Why Does Some Facial Hair Grow Blonde? (We Have the Answer!)

Why does some facial hair grow blonde

If you’ve noticed that your facial hair isn’t exactly matching the rest of your hair, you’ve probably got questions. One of the main questions you’ll want the answer to is: why does some facial hair grow blonde?

Facial hair that is blonde has a higher concentration of pheomelanin, which, according to an article by SienceDirect, is a type of melanin pigment which is thinner and longer than other melanin cells. It can also be caused by overexposure to sunlight, other chemicals, or even changes in diet and vitamin consumption.

In this article, we’ll go into more detail on why some facial hair, like mustache hairs, grow blonde. We’ll also cover why your mustache might be turning white, and how to get rid of these colorations if you want to!

Why Does Some Facial Hair Grow Blonde?

There are a number of contributing factors to why some of your facial hair is turning blonde. These are listed below:

  • An Increase in Pheomelanin – Pheomelanin is the lighter pigment produced in hair follicles. If your beard or mustache used to be brown or black, but is lightening, then pheomelanin is to blame. It can be increased by a natural side effect of your genetics.
  • Sun Bleaching – The sun can naturally bleach any hair, including facial hair, until it appears blonde. This might sound odd, because we’re used to seeing sunlight darken skin. However, while skin is alive, all hair is technically dead by the time it is visible to us, and dead hair responds to ultraviolet light by turning lighter and lighter in color.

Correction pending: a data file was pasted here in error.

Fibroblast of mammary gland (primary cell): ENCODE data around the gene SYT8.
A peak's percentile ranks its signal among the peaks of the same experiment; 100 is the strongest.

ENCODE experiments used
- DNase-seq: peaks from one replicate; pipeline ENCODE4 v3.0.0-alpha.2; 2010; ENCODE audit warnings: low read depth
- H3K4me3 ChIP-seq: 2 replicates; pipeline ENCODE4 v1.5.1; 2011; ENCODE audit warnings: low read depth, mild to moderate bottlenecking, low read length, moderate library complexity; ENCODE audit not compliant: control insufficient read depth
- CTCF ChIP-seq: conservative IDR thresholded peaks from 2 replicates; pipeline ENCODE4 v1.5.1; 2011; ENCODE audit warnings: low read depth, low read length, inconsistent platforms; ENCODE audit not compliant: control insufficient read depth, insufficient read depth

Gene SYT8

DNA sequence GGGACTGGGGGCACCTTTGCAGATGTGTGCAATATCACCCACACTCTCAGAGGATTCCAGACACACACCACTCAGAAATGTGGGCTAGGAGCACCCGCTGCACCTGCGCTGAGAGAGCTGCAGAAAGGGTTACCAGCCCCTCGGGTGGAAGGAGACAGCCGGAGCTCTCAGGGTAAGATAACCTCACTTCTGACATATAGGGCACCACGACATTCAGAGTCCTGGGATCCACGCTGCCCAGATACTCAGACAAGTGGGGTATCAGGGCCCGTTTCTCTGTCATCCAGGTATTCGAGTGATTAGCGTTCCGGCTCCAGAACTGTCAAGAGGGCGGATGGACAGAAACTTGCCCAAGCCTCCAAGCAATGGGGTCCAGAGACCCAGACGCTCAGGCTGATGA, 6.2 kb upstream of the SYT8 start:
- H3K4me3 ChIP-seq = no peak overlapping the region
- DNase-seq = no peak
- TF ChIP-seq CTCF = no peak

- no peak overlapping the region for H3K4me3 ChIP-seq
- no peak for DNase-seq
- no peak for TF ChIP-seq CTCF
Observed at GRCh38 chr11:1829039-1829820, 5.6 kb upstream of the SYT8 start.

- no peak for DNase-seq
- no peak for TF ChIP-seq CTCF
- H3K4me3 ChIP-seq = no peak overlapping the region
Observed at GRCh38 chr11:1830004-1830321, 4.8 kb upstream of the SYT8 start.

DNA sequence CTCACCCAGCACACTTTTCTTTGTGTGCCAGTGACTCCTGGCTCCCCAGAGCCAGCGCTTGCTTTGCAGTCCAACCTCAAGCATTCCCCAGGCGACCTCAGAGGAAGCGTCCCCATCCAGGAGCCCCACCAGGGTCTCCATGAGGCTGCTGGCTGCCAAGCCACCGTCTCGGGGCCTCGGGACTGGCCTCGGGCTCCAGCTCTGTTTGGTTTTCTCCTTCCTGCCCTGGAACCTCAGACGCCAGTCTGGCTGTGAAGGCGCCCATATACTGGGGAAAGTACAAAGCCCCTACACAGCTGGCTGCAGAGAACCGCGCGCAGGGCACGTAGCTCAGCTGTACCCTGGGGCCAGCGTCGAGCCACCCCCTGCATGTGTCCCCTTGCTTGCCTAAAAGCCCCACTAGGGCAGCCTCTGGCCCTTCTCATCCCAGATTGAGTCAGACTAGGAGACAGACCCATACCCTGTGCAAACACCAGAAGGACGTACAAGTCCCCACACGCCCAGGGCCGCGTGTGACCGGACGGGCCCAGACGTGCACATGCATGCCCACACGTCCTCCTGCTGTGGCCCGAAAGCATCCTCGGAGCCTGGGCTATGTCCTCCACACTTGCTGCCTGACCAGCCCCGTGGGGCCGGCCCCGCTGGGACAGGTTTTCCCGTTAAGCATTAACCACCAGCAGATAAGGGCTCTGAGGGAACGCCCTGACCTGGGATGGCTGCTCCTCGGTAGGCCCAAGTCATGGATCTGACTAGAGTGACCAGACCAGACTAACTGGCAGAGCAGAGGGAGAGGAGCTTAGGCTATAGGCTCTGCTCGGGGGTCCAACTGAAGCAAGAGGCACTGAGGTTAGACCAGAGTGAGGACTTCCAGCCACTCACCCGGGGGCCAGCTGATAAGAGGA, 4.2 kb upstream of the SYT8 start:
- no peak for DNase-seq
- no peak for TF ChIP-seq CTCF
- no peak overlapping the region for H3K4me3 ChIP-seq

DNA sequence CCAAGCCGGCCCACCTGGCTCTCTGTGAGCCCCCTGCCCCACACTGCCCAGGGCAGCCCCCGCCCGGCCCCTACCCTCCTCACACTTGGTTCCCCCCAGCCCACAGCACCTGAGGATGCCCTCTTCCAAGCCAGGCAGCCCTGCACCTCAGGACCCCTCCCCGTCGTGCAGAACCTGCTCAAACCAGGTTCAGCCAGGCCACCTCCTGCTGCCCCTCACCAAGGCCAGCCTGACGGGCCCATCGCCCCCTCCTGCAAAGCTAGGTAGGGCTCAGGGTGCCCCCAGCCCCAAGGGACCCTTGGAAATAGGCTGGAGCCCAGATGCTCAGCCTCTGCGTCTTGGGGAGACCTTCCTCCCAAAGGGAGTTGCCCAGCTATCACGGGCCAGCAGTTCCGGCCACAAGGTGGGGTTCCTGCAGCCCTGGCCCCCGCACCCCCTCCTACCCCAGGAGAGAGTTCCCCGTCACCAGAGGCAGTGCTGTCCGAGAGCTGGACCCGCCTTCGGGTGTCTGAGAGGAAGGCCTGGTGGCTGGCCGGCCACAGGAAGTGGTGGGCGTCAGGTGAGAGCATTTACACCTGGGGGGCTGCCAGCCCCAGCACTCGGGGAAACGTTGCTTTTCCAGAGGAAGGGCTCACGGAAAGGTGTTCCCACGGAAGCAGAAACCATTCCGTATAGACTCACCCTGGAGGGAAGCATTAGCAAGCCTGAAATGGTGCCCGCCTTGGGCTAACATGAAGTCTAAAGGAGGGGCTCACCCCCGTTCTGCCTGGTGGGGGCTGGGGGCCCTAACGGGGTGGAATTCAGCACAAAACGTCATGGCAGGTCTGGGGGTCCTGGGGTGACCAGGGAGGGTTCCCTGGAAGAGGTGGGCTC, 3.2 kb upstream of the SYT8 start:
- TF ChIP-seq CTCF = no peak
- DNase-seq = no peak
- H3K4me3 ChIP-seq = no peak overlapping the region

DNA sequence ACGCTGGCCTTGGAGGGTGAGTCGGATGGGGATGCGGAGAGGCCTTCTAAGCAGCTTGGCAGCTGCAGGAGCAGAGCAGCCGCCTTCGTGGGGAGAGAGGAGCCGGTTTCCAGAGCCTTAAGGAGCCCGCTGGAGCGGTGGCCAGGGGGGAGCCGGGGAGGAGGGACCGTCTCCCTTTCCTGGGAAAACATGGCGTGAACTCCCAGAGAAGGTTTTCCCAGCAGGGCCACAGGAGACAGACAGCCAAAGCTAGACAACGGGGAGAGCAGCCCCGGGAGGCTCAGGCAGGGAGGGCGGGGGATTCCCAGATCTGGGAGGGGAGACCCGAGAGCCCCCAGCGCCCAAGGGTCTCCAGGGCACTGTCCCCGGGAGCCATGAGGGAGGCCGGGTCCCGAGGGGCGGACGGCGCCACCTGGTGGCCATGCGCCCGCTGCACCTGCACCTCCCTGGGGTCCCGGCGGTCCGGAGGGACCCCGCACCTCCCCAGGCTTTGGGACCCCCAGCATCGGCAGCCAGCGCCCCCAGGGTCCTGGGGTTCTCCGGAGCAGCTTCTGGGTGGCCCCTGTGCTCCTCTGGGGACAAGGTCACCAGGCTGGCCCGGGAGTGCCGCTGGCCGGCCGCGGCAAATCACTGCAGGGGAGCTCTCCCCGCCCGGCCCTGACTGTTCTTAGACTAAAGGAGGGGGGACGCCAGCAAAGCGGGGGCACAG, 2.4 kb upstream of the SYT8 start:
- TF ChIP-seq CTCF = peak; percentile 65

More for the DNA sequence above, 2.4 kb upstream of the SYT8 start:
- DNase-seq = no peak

• Stress – Studies have shown that norepinephrine is a chemical which can actually change melanocyte cells, which are responsible for your hair color. Since norepinephrine is produced in the brain as a response to stress, it could be to blame when your facial hair turns blonde!
  • Chemical Interference – Foods that are full of antioxidants can help hair to grow in normally and healthily, producing lots of melanin. However, if greens, beans, and other foods full of vitamins C, E, and A aren’t in your diet, it could be the reason behind your hair producing less melanin.

In summary, the chemicals in your body, whether affected by outside sources like diet and sunlight, or inside sources like stress, are to blame for your facial hair changing color!

Why Are My Mustache Hairs Blonde?

If you’re noticing that your mustache hairs, in particular, are turning blonde, while perhaps your beard or eyebrows are unchanged, it might seem odd. However, once you realize that your face can produce different combinations of colors depending on the location of the hair follicle, some of your confusion may begin to clear up.

If your ancestors, for example, passed down some of their blonde genes, that genetic material may only be concentrated in the follicles of your mustache. This is according to an article written by Men’s Health, which states that every hair follicle has a little something different in it, and this variance usually happens in the face.